The immediate aftermath of the 'Pocho' Guzmán scandal

Onefootball

Blaise Bourgeois

Article image: The immediate aftermath of the 'Pocho' Guzmán scandal

On Monday, the Mexican football world was rocked as new Chivas signing Víctor ‘Pocho’ Guzmán was sacked by the club after failing a random drug test dating back to August of last year while he was with Pachuca.

Sources told ESPN that Guzmán tested positive for a banned substance of ‘social use’ and now faces a ban anywhere from six months up to four years.

The 24-year-old will receive a ban closer to the maximum should he be found to have intentionally taken substances to improve his performance.

It’s simply a lose-lose-lose situation for everyone: Chivas loses one of their top incoming transfers, Pachuca loses a huge sum of cash, and the six-time Mexico international could potentially lose his career.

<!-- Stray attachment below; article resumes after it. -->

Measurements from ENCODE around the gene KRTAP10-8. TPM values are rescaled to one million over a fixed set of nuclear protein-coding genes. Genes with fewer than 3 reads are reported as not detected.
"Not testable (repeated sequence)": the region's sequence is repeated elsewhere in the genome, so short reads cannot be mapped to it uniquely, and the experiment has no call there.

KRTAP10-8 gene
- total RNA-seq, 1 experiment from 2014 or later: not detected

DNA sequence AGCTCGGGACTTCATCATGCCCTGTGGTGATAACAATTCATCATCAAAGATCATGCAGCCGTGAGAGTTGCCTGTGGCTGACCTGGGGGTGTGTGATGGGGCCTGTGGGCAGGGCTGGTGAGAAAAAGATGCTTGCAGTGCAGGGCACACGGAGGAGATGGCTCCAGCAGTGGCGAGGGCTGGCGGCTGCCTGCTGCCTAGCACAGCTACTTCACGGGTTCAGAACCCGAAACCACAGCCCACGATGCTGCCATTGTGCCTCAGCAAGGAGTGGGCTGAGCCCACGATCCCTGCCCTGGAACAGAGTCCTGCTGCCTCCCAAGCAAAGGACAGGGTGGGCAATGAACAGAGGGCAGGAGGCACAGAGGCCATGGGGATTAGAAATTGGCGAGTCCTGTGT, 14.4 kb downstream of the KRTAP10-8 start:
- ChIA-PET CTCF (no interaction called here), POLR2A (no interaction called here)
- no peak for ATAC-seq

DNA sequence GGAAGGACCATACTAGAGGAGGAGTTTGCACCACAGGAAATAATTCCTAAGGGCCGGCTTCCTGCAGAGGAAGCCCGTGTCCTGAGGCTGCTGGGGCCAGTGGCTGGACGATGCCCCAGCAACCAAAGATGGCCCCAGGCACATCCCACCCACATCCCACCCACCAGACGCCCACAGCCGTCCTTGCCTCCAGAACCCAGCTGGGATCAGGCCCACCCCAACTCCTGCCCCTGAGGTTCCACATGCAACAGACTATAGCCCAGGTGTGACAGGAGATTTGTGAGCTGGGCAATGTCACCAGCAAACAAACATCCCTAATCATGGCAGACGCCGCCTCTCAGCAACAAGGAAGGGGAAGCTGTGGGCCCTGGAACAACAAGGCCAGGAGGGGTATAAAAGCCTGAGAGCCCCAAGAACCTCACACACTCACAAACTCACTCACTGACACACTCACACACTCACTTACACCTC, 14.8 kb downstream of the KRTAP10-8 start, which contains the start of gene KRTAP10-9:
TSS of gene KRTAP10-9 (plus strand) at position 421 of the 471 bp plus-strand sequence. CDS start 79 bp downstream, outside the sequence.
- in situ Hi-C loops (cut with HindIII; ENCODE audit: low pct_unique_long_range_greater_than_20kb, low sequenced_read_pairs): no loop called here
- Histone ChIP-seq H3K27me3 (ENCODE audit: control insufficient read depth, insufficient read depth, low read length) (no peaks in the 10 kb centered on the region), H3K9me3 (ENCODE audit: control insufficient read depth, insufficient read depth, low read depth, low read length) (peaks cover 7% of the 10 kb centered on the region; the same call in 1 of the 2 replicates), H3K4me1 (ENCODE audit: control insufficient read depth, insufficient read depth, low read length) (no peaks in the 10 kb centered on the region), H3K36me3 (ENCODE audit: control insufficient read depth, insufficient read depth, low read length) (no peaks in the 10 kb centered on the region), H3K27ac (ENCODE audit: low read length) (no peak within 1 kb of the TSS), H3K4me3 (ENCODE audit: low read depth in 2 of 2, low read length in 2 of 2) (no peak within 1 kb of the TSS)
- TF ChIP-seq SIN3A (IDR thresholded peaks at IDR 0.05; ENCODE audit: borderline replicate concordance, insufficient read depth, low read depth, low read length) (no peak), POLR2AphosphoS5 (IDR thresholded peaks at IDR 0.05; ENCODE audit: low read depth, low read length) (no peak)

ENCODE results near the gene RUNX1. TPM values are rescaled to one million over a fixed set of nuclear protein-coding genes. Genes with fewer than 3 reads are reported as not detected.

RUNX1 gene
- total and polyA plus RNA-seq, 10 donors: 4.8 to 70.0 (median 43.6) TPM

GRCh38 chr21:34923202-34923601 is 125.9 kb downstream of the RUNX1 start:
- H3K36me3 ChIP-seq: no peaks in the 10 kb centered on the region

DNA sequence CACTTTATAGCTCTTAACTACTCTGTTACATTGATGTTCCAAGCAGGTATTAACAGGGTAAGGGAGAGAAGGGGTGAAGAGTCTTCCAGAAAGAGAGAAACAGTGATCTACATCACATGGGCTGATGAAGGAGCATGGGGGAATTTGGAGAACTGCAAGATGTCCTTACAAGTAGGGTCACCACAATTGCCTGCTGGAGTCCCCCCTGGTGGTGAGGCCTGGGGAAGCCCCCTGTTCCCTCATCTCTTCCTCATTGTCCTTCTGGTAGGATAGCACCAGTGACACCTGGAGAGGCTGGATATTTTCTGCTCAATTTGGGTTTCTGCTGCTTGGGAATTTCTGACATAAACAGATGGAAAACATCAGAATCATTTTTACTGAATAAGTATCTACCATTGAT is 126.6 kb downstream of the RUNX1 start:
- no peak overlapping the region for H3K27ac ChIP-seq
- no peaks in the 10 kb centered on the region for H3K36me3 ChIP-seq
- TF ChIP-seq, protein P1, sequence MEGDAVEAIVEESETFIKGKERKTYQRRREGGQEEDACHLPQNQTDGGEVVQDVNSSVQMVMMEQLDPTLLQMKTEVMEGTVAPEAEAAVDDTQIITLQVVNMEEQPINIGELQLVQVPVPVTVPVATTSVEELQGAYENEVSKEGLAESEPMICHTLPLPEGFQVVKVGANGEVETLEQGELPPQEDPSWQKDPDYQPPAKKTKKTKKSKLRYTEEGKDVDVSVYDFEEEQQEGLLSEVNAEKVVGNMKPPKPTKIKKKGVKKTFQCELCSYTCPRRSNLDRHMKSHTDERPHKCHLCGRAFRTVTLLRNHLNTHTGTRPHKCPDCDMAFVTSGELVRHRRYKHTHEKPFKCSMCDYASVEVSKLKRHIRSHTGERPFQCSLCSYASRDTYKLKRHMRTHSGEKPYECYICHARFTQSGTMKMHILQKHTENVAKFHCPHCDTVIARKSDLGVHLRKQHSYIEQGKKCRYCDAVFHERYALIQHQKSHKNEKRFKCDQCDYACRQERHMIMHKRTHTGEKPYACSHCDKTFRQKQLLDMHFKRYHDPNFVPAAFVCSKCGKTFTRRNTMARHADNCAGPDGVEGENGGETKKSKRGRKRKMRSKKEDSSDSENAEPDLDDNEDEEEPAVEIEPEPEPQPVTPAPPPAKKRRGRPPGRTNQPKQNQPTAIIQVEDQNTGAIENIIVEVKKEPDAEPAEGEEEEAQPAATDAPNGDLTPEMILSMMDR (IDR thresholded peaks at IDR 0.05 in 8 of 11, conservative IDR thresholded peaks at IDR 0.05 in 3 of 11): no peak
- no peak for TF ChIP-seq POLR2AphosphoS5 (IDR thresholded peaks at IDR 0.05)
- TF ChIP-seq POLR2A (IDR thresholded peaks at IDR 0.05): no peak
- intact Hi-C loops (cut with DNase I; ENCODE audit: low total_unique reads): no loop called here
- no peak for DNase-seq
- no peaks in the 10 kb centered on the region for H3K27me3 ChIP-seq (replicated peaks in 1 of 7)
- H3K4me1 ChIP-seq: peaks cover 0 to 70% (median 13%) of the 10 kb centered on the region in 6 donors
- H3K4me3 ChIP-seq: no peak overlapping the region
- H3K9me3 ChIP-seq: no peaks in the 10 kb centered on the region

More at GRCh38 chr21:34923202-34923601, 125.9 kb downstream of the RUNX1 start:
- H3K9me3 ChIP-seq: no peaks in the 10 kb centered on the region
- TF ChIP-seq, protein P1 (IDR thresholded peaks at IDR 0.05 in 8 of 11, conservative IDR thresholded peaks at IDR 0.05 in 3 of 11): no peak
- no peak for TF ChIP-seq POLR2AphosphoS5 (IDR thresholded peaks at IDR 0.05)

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Guzmán has been returned to Pachuca and ESPN report that the initial $2m instalment for his $10m total transfer fee has already been sent back to Chivas.

Guzmán broke his silence, calling the results a ‘terrible mistake’ and issued the following statement: “I am going through a difficult time, I hope you understand me and we are waiting for good news,” he said in relation to his ‘B’ sample, which could potentially exonerate him.

“In any case, I want to make it clear that I have never taken any substance to improve my athletic performance and that I will fight to the end to prove my innocence and thus be able to continue doing what I like best and makes me happy: playing football.”

If Guzmán is shown to have unintentionally used banned substances, there is some precedents that could see his suspension reduced.

Former Jaguares de Chiapas and current Dorados winger Julio Nava tested positive for Dexamethasone in a random drug test conducted after a match against Cruz Azul in the 2014 Apertura campaign.

Nava was found to have done nothing wrong, as the substance was found in a prescription that was wrongly given to him by the Jaguares medical staff.

Nava was instead given an eight-month ban.